I recommend NOT boycotting this release because it could have been better. It's all around a better presentation, especially at this price point.
     
  12. Mark_TS

    Mark_TS Screenwriter

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    as per above-I believe Beaver gave the 'best of' nod to the new R1
     
  13. Jeff Ulmer

    Jeff Ulmer Producer

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    The default subtitles on my player is the "none" setting, which is actually English subtitles. The "English" setting has the hearing impared descriptions.

    There is no way to compare the original DVD with this version. The original was an amateur compression job using the outdated laserdisc transfer, and the LD looks vastly superior to its DVD counterpart due to the lack of compression artifacts in every scene. I never even opened Manon after suffering through half the JdF DVD and calling it quits in disgust.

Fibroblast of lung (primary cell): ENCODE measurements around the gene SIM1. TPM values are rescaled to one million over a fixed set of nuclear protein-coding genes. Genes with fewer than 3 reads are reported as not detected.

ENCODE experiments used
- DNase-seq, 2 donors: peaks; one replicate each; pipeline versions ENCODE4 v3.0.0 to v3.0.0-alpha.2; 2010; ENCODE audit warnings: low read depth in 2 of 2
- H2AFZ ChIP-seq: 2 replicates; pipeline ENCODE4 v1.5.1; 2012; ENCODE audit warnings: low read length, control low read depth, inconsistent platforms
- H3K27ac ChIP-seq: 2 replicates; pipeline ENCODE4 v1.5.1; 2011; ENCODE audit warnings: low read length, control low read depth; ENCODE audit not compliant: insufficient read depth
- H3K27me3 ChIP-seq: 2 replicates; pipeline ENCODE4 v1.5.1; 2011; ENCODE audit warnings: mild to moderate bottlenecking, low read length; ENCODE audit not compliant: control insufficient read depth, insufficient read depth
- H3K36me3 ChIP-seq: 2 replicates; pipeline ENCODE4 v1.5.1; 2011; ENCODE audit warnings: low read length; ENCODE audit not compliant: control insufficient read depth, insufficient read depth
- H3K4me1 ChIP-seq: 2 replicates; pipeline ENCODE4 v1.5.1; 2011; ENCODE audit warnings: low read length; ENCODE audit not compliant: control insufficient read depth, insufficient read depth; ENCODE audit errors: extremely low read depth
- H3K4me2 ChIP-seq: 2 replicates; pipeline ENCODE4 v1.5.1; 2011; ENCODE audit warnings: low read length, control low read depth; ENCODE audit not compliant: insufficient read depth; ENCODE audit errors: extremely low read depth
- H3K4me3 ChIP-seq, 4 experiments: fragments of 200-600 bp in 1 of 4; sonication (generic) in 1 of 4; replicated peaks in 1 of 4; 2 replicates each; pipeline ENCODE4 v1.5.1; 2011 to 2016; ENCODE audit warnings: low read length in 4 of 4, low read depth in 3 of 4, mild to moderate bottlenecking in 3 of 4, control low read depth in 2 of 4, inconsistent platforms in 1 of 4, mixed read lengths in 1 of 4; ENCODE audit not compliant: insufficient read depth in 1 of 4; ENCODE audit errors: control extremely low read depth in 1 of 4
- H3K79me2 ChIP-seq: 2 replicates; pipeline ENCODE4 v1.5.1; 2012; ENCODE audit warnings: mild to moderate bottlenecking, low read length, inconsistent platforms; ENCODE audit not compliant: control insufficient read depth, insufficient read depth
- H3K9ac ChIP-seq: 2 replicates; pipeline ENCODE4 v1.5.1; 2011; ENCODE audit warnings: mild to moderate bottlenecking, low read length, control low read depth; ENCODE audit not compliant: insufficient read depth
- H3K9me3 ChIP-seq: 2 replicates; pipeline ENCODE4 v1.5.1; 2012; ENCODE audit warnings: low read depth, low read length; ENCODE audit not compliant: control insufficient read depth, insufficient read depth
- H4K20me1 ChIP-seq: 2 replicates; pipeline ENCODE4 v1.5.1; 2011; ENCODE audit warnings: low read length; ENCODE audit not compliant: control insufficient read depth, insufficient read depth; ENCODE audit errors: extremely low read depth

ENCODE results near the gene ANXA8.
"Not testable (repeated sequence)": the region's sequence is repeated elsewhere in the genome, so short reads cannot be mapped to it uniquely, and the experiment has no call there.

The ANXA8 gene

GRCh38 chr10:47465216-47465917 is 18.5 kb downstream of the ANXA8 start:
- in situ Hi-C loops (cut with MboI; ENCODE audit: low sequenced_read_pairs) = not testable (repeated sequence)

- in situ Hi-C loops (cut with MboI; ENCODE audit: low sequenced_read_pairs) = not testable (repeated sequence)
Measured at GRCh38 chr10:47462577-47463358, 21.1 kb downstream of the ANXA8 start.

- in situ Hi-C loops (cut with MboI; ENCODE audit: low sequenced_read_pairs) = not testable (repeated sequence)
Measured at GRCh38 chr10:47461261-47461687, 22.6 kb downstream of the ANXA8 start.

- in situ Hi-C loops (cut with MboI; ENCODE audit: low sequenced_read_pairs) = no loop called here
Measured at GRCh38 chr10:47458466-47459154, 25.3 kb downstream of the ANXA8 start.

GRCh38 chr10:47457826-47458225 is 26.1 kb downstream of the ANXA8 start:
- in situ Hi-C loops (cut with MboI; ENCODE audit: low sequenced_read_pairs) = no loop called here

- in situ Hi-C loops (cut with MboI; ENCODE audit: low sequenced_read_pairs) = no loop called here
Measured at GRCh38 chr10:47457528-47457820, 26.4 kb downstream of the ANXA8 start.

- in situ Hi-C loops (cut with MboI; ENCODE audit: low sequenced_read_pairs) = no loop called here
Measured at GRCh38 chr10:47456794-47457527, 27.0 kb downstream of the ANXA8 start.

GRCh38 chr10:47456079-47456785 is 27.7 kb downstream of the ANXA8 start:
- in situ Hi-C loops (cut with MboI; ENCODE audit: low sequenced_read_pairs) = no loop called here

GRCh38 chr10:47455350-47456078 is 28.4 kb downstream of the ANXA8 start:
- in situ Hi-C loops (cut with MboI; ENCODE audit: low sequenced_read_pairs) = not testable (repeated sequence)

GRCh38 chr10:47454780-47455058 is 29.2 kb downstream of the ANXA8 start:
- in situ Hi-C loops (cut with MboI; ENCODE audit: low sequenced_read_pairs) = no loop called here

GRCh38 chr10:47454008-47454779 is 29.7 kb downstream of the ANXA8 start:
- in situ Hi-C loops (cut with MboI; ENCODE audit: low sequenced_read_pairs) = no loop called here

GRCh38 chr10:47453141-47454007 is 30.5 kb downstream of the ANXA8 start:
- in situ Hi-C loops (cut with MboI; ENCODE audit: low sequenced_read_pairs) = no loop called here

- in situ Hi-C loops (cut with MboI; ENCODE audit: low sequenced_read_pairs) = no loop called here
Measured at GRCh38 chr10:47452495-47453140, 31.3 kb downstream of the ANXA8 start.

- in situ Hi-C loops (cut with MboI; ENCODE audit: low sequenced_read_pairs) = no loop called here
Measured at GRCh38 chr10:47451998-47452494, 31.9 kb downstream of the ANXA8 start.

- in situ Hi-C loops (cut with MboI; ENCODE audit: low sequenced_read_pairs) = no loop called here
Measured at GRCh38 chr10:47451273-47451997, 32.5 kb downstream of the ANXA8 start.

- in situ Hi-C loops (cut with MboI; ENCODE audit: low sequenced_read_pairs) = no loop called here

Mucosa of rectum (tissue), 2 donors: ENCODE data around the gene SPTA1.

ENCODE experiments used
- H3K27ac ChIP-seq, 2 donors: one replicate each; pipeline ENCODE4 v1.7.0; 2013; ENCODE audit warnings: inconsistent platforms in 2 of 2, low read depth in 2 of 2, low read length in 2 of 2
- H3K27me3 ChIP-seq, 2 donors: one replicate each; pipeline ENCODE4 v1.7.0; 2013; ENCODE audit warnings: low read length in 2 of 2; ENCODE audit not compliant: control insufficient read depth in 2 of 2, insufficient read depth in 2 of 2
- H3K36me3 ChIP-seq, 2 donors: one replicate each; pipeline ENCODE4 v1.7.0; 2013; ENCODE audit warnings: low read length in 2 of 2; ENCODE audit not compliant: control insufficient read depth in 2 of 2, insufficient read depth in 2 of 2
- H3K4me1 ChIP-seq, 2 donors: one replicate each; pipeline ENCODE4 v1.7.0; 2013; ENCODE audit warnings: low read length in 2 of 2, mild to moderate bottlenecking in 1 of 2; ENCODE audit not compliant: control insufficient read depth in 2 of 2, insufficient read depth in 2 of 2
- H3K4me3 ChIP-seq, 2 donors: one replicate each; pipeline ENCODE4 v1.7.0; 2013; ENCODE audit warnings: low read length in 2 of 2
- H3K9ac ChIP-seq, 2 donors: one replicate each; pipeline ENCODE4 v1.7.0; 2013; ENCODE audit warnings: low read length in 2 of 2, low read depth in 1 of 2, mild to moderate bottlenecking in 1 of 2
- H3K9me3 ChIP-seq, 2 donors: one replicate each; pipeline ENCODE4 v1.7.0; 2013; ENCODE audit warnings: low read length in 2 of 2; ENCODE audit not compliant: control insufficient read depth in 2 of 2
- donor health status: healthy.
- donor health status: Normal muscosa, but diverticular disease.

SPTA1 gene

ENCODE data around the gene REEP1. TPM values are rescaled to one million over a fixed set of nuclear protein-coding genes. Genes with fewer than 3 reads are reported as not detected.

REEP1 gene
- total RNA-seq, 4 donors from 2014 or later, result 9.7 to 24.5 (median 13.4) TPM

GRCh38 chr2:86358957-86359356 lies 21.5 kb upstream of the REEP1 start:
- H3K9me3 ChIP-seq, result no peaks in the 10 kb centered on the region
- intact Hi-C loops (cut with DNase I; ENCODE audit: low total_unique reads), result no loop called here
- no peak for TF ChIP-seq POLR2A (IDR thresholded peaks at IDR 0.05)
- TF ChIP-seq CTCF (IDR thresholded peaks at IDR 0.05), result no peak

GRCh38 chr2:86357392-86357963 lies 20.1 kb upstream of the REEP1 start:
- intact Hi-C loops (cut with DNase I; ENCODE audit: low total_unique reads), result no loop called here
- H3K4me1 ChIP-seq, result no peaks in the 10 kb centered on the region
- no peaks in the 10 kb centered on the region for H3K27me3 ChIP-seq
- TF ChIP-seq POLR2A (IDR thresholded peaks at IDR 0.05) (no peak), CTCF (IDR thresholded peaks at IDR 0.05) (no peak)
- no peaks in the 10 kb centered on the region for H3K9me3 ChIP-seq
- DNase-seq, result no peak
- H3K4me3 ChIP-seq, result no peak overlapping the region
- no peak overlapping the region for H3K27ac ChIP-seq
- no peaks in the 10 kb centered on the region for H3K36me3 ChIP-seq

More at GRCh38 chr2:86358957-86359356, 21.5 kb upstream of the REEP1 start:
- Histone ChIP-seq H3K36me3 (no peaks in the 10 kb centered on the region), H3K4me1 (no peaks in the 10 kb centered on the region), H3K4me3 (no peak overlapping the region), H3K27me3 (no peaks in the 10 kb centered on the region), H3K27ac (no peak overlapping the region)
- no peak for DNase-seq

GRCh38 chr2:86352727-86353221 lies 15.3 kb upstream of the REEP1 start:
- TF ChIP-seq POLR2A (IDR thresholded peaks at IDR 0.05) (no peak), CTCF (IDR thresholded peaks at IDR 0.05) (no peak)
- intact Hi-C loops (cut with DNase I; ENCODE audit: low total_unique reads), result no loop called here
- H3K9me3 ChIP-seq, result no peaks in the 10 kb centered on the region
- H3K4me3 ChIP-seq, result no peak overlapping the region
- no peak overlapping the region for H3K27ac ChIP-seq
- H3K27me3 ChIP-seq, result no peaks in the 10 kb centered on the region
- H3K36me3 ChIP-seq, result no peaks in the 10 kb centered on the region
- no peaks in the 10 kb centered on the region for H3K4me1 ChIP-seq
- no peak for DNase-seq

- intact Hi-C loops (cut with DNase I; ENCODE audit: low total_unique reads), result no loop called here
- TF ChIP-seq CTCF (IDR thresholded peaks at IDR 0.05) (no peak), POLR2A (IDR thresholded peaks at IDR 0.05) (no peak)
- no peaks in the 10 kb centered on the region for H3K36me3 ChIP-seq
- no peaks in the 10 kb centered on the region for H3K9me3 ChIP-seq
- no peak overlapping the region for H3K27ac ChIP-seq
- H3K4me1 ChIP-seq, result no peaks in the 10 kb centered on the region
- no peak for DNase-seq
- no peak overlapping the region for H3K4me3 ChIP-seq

The new release looks like film. I can finally enjoy these two movies on DVD, even though the color timing in places looks a little overdone.
     
  14. Paul_Scott

    Paul_Scott Lead Actor

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    Jeff, I only have vauge memories now of that original MGM release- but in looking at the caps on the Beaver, I very much miss the old color timing of this film (that was on the dvd, both LD versions, and the original VHS tape). I missed seeing these theatrically so I don't know that those earlier editions were any closer- maybe they were, maybe they weren't.
    But they were how I originally bonded with the films so in that way, the new look feels kind of alien to me.

    I do think a 'cooler' timing here would have some logical and emotional validity- moreso than the warmer timing on these new transfers. For one thing the setting here isn't the Mediteranian or the tropics, it is a cooler climate (note how people are dressed even in summer) and the terrain is harsher- lots of rock, scrub, etc. not lush vegetation- but more importantly is how the sense of color fits into the films mood and atmosphere
    Warmer = comforting, nurturing
    Cooler = colder, harsher, more inhospitable